Acute Lymphatic Leukemia
What is it?
- Acute lymphocytic leukemia (ALL) is a type of cancer of the blood and bone marrow — the spongy tissue inside bones where blood cells are made.
- The word "acute" in acute lymphocytic leukemia comes from the fact that the disease progresses rapidly and affects immature blood cells, rather than mature ones. The "lymphocytic" in acute lymphocytic leukemia refers to the white blood cells called lymphocytes, which ALL affects. Acute lymphocytic leukemia is also known as acute lymphoblastic leukemia and acute childhood leukemia.
- Acute lymphocytic leukemia is the most common type of cancer in children, and treatments result in a good chance for a cure. Acute lymphocytic leukemia can also occur in adults, though the prognosis is not as optimistic.
Signs and symptoms of acute lymphocytic leukemia may include:
- Bleeding from the gums
- Frequent infections
- Frequent or severe nosebleeds
- Loss of appetite
- Lumps caused by swollen lymph nodes in and around the neck, underarm, stomach or groin
- Pale skin
- Shortness of breath
- Weight loss
- Weakness, fatigue or a general decrease in energy
- Acute lymphocytic leukemia occurs when a bone marrow cell develops errors in its DNA. The errors tell the cell to continue growing and dividing, when a healthy cell would normally die. When this happens, blood cell production goes awry. The bone marrow produces immature cells that develop into leukemic white blood cells called lymphoblasts. These abnormal cells are unable to function properly, and they can build up and crowd out healthy cells.
- It's not clear what causes the DNA mutations that can lead to acute lymphocytic leukemia. But doctors have found that most cases of acute lymphocytic leukemia aren't inherited.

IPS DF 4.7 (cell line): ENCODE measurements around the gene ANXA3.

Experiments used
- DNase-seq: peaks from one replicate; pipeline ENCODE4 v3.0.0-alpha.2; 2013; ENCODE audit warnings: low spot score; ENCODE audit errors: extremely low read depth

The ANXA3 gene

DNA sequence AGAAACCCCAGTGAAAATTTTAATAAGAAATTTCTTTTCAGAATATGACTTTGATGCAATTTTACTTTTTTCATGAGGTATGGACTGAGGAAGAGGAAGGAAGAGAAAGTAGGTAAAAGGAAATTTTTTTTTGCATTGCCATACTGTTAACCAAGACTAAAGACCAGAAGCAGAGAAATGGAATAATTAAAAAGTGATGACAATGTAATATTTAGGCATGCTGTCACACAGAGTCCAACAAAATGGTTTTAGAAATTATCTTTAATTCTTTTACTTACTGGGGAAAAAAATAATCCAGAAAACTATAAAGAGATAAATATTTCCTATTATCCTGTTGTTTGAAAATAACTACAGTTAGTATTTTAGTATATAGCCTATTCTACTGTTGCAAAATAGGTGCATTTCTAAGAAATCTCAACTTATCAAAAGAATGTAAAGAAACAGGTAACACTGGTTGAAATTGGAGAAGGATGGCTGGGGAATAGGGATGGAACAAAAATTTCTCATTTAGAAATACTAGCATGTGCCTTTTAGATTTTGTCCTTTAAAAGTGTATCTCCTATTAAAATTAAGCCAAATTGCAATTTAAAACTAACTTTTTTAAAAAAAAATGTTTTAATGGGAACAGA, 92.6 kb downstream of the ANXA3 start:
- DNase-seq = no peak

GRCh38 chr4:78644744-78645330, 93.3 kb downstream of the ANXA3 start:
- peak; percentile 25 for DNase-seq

Factors that may increase the risk of acute lymphocytic leukemia include:
- Cancer therapy. Children and adults who've had certain types of chemotherapy and radiation therapy or treatment for other kinds of cancer may have a small, but greater, risk of developing acute lymphocytic leukemia than does the general population.
- Exposure to radiation. People exposed to very high levels of radiation, such as survivors of an atomic bomb blast or a nuclear reactor accident, have an increased risk of developing acute lymphocytic leukemia. This includes children who were exposed to significant radiation during the first months of prenatal development.
- Genetic disorders. Certain genetic disorders, such as Down syndrome, are associated with some increased risk of acute lymphocytic leukemia.
- Having a brother or sister with ALL. People who have a sibling, including a twin, with acute lymphocytic leukemia are slightly more likely to develop ALL.
How is ALL Diagnosed?
- Blood tests. A blood test may reveal too many white blood cells, not enough red blood cells and not enough platelets. A blood test may also show the presence of blast cells — immature cells normally found in the bone marrow but not circulating in the blood.